Knowledgebase-Waiver of Salary of Public Official


Information Product

Title:Waiver of Salary of Public Official
Summary:MTAS was asked whether an alderman can refuse to accept the salary
proscribed in the charter.
Original Author:Ashburn, Melissa
Co-Author:
Product Create Date:05/08/2002
Last Reviewed on::05/30/2017
Subject:Boards; Boards--Municipal; City councilmember; Mayor--Aldermanic government
Type:Legal Opinion
Legal Opinion: Waiver of Salary of Public Officials public.doc

Reference Documents:

Text of Document: May 8, 2002
Re: Inquiry concerning potential waiver of salary by Aldermen

Last week I received an inquiry concerning the proposed waiver of salaries by the Board of Aldermen. I have conducted research, and, when viewed together with the clear language of the city’s charter, I am convinced that an agreement for one or more public officers to waive their salaries is unenforceable and void as against public policy.

Draper v. Putman County and Moore v. White are Tennessee Court of Appeals and Supreme Court cases addressing this issue as it applies to candidates for public office. In the Moore case, a candidate for office promised not to collect a salary, and after his election a party to whom the candidate was indebted sued for the salary owing, as at least a portion of the salary would be used to satisfy the debt. The Supreme Court ruled that a candidate for public office cannot legally waive the salary fixed by law for such office, so the candidate’s agreement could not be used to stop the creditor from pursuing payment of such funds. In the Draper case, the candidate himself changed his mind, and determined that he wanted to receive the salary payable to him as road supervisor.

My further research reveals that the Court has ruled similar agreements by public officers to be against public policy and void, and has not limited application of the rule to candidates pursuing office. In Carmichael v. Hamby, 217 S.W.2d 934 (Tenn. 1948), the Supreme Court ruled that an agreement by a court clerk to accept a cap on his compensation, notwithstanding the fees collected in excess of that amount to which the clerk was entitled to a portion under law, was void as a violation of general law. The case Lane v. Sumner County, 298 S.W.2d 708 (Tenn. 1957) involves very similar facts and the same conclusion is reached in the Court’s ruling. This same logic is followed by the Attorney General in Opinion No. 89-51 (April 10, 1989), in which he opines that a general sessions judge may not refuse the compensation established by law.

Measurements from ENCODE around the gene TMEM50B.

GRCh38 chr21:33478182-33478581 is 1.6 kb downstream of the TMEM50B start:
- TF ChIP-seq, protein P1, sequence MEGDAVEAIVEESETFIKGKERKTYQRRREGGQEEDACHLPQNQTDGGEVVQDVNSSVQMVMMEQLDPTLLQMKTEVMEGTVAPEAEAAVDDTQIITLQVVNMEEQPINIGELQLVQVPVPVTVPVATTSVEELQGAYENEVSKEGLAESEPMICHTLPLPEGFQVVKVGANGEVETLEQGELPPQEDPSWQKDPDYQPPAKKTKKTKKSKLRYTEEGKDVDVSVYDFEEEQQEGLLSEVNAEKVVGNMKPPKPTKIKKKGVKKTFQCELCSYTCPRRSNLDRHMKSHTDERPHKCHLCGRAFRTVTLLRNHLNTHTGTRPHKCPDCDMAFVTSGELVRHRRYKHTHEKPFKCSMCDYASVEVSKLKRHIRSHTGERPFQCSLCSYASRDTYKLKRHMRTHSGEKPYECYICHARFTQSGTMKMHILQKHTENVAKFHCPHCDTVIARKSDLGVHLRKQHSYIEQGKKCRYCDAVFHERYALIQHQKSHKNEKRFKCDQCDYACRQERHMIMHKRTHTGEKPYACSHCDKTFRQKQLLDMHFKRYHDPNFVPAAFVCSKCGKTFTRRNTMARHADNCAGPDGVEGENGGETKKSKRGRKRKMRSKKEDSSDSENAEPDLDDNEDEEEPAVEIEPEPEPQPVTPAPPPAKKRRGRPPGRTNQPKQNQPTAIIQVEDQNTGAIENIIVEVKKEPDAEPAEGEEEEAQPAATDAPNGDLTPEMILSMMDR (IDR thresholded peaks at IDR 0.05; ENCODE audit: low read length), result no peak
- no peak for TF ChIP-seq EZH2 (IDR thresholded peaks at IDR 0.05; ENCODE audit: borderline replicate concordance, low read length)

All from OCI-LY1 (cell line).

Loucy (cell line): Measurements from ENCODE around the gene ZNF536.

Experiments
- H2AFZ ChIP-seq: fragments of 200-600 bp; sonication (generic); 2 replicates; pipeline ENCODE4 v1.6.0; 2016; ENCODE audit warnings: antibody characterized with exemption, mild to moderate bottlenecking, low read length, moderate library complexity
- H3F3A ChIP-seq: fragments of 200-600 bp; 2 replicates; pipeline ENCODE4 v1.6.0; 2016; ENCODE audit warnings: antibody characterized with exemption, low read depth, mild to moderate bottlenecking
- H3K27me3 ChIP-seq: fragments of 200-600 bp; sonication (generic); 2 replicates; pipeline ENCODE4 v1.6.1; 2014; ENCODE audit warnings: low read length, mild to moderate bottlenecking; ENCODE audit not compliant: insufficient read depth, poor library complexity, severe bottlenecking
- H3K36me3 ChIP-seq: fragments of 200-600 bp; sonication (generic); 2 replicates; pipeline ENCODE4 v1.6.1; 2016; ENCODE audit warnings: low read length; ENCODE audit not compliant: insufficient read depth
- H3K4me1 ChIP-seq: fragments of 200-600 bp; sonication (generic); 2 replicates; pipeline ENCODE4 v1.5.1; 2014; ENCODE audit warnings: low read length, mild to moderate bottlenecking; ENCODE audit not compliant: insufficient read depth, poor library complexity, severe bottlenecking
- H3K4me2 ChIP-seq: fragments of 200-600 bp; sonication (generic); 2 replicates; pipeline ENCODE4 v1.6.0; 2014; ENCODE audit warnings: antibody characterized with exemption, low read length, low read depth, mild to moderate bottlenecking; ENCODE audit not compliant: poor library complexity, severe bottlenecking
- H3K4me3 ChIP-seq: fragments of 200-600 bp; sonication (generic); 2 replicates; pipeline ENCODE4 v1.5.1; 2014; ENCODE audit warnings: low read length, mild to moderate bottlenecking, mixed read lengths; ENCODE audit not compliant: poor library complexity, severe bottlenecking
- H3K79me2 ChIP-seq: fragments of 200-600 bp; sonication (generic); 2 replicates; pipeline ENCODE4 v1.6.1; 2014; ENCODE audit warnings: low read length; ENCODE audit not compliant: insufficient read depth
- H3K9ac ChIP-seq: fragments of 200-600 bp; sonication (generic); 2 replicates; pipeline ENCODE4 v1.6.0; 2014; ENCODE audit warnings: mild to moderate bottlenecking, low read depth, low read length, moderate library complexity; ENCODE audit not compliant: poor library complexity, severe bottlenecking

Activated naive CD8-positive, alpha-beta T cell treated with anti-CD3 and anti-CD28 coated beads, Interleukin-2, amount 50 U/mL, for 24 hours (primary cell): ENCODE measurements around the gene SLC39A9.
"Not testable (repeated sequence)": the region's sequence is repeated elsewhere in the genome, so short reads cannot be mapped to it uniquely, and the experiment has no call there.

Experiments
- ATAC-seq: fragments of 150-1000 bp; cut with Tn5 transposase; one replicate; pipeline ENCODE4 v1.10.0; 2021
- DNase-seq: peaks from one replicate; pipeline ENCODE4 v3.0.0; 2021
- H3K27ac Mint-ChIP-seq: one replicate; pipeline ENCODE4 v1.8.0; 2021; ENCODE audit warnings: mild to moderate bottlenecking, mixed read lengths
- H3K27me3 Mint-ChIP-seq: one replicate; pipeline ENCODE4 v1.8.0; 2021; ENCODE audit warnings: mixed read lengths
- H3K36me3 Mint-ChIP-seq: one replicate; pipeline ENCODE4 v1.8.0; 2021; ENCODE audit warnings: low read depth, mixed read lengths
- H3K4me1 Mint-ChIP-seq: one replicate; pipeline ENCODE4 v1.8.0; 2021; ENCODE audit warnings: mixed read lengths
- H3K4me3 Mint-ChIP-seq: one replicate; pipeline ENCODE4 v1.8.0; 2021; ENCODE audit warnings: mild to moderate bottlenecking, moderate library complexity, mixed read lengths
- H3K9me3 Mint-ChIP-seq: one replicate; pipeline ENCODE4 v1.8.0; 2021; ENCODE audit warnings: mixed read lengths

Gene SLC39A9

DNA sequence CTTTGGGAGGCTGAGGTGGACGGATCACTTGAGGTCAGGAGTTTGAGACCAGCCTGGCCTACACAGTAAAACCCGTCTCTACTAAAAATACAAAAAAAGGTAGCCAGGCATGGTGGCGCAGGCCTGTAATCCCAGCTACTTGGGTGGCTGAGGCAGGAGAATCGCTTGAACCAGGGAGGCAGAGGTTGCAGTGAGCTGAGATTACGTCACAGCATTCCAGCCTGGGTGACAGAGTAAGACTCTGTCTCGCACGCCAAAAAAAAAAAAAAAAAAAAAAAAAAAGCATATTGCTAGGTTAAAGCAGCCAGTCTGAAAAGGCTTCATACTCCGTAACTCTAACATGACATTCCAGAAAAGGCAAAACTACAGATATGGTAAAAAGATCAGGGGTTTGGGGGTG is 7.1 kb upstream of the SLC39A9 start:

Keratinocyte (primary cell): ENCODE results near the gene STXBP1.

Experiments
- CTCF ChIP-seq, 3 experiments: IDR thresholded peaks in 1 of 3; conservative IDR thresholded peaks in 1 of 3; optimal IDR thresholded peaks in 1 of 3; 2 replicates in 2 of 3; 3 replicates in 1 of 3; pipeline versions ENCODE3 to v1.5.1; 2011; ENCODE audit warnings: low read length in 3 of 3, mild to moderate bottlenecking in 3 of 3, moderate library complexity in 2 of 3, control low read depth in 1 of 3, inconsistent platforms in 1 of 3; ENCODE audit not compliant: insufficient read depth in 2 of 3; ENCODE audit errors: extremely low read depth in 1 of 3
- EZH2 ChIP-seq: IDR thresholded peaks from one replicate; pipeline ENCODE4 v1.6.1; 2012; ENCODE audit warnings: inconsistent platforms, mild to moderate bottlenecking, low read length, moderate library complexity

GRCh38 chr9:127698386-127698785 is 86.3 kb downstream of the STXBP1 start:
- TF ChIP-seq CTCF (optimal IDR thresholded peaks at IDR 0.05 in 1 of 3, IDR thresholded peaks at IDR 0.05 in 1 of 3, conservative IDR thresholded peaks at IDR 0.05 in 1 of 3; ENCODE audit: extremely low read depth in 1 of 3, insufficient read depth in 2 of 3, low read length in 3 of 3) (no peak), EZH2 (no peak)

As the city is a private act municipality, the Charter is actually an Act of the General Assembly and is the law under which the city operates. Article II, Section 2.02(b) states “each alderman shall receive a salary of one hundred dollars ($100.00) each month.” By using the word “shall”, instead of “may” or some other word indicating that receipt of salary may be optional, this provision can only be interpreted as requiring aldermen to accept the $100 salary monthly. As we discussed, the aldermen may return all or a portion of such funds to the city after it has been paid, but cannot refuse payment of the salary by the city.

I hope this information is helpful. Please let us know if you have further questions.

Thank you for consulting with MTAS.

Sincerely,

Melissa A. Ashburn
Legal Consultant

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